DU admissions: Assembly passes resolution to reserve 85% seats for Delhi students

Deputy chief minister Manish Sisodia said that students who had passed class 12 from the Capital be given quota in admission to 28 DU colleges that are funded by the Delhi government. The House also adopted another resolution demanding an amendment in the Delhi University Act, 1922.
Legislators at the Delhi assembly on Thursday. The Delhi Assembly passed a unanimous resolution that Delhi students should get 85 per cent quota in admissions to Delhi University.(Arun Sharma/HT Photo)
Legislators at the Delhi assembly on Thursday. The Delhi Assembly passed a unanimous resolution that Delhi students should get 85 per cent quota in admissions to Delhi University.(Arun Sharma/HT Photo)
Updated on Jul 01, 2017 11:06 PM IST
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Hindustan Times | By, New Delhi

The Delhi Assembly on Thursday passed a resolution for 85% reservation in admission for city students in government funded Delhi University colleges.

The resolution was one of the rare ones which was unanimously passed in the Assembly with the support of the Opposition. Speaking on the second day of the Assembly session, deputy chief minister Manish Sisodia said that students who had passed class 12 from the Capital be given quota in admission to 28 DU colleges that are funded by the Delhi government. Supporting the move, MLAs pledged to raise the issue with the Centre, the Lieutenant Governor and the university administration.

The House also adopted another resolution demanding an amendment in the Delhi University Act, 1922. Sisodia said that because of Section 5 and sub-section 2 of the Act, no other university in Delhi is legally authorised to give affiliation to any college.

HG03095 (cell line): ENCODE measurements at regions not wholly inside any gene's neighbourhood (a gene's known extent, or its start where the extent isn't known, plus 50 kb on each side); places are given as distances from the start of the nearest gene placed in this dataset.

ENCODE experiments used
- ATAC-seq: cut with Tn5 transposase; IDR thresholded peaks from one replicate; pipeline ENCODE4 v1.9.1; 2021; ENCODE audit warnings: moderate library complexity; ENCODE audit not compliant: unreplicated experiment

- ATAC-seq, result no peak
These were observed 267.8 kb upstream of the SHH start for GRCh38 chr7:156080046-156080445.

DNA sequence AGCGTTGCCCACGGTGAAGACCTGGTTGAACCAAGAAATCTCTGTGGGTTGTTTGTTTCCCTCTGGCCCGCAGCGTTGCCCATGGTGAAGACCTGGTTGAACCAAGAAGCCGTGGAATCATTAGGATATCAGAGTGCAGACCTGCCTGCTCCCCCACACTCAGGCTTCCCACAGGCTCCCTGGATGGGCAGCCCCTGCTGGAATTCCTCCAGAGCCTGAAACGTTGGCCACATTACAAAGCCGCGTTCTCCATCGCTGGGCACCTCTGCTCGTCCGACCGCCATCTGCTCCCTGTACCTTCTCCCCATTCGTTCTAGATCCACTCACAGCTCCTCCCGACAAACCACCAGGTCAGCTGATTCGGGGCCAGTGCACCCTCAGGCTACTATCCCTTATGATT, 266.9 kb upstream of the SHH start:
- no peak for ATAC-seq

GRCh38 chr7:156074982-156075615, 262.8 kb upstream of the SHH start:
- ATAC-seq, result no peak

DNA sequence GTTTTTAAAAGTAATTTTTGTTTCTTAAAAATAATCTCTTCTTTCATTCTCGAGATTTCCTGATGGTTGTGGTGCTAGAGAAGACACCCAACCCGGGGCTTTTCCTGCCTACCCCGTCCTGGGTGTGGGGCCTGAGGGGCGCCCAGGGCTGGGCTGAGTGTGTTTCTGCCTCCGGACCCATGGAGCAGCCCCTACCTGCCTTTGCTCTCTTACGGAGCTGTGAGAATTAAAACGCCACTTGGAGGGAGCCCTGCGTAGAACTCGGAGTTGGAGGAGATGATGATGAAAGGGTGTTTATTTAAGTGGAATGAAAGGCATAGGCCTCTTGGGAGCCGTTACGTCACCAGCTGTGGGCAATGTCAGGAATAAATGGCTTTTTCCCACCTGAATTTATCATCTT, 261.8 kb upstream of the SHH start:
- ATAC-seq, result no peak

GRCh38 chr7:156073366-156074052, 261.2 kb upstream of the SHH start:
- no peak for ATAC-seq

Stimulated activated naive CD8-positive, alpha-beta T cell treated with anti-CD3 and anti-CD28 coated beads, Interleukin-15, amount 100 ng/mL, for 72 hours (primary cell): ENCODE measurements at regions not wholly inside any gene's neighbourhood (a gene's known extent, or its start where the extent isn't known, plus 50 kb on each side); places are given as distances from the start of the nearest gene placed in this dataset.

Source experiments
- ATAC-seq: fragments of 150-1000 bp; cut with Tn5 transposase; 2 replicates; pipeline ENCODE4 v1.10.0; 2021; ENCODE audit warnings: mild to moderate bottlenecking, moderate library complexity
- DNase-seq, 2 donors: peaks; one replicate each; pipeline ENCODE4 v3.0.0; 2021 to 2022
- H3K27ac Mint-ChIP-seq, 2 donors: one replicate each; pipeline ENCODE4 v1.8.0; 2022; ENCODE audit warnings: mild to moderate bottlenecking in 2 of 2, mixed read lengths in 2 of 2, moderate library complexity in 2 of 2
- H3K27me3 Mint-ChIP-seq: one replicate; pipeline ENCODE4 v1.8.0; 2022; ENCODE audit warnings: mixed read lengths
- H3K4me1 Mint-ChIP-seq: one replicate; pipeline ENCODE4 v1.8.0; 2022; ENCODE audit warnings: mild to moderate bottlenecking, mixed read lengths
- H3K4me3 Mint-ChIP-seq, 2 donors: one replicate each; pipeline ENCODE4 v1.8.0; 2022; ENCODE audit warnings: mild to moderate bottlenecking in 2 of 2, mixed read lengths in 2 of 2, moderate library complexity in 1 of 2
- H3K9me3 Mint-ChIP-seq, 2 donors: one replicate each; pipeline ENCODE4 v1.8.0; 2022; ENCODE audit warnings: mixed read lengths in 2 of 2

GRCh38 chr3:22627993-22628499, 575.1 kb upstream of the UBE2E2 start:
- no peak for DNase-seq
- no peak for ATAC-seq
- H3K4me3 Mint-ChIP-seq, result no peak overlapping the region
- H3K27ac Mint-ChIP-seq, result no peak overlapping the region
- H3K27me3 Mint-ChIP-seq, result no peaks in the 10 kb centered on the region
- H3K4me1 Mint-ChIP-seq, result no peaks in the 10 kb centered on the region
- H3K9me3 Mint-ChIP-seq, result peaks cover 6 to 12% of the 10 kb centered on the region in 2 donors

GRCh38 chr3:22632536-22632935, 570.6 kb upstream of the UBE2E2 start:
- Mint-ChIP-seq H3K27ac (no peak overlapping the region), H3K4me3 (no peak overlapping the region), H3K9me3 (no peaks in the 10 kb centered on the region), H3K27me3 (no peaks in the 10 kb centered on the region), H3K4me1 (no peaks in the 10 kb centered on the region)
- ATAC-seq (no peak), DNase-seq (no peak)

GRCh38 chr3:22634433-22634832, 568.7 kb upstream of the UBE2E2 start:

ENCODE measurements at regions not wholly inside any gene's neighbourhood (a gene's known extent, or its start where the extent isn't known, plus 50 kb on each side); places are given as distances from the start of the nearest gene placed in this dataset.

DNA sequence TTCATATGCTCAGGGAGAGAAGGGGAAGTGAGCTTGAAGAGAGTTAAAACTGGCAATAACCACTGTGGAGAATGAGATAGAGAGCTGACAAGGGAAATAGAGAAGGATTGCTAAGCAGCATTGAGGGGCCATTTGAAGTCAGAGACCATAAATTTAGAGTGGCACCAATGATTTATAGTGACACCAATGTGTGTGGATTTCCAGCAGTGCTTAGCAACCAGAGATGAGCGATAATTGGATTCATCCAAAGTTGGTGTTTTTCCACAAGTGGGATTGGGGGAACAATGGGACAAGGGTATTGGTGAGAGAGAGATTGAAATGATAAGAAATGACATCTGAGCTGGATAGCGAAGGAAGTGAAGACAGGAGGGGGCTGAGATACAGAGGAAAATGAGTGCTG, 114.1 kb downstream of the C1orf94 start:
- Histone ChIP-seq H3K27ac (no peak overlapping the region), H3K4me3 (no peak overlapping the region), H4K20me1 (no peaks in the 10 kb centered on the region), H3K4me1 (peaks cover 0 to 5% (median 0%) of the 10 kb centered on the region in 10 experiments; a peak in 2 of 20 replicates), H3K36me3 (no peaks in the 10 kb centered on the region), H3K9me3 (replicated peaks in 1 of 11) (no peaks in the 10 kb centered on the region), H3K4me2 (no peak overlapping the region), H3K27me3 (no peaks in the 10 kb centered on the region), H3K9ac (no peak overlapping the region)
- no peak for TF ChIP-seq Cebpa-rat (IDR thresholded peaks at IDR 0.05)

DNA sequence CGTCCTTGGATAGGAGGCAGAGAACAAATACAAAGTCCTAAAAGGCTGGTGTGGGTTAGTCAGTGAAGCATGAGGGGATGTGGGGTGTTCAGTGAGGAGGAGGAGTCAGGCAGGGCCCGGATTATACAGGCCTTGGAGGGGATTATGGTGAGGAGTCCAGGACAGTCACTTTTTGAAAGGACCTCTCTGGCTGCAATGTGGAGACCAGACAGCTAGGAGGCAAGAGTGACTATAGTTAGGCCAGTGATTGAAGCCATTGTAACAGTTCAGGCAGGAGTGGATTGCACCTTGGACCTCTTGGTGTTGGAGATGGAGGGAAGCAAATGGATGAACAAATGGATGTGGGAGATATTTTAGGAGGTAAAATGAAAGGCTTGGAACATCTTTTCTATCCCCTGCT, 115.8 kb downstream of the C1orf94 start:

Speaking to HT, Atishi Marlena, advisor to Sisodia, said that if the amendment is made in the Parliament, universities, other than DU, could give affiliation to college. “Out of 63 DU colleges, Delhi government funds 28 colleges, partially or fully. Around 2.5 lakh students pass out from Delhi schools every year and only 28,000 of them are able to secure a seat in DU colleges,” she said.

While both the resolutions were passed by voice vote, Sisodia, who also holds the education portfolio, said, “If the administration cannot give 85% reservation, it can at least give relaxation of 5-10% in the cut-off marks to Delhi students.” However, he clarified that through this demand, the Delhi government does not want to promote regionalism.

He informed that the government had written several letters, the last one being in December 2016, to the union HRD minister, but to no avail. AAP MLA Saurabh Bhardwaj suggested that a delegation of all legislators, headed by BJP MLA Jagdish Pradhan, meet HRD Minister Prakash Javedkar and request him to provide reservation.

Explaining the plight of students, Sisodia said, “Many of these students are struggling to get admission in higher education institutions. The money of tax payers from Delhi is being used to fund these colleges. And it is our responsibility to safeguard the interest of Delhi students. We will meet the HRD minister, L-G and DU vice-chancellor to raise this demand.”

Incidentally, the Aam Aam Aadmi Party government isn’t the only one to have demanded quota for Delhi students. In 2013, the Congress government, led by Sheila Dikshit, had also passed a similar resolution in the Delhi Assembly. Besides, top leaders of the Bharatiya Janata Party’s Delhi unit too have demanded that Delhi students be given preference in college admissions.

BJP MLA Manjinder Singh Sirsa and BJP MP Parvesh Verma have taken over the reigns of Sadda Haq, a campaign that propagates the right of admission for Delhi students into DU colleges.

Speaking at the Assembly, Sirsa said, “This is an important issue and all MLAs should demand reservation for city students cutting across their political and ideological differences. The Delhi government can also setup a college which is only for Delhi students.”

(ENDS)

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  • ABOUT THE AUTHOR

    Sweta Goswami writes on urban development, transport, energy and social welfare in Delhi. She prefers to be called a storyteller and has given voice to several human interest stories. She is currently cutting her teeth on multimedia storytelling.

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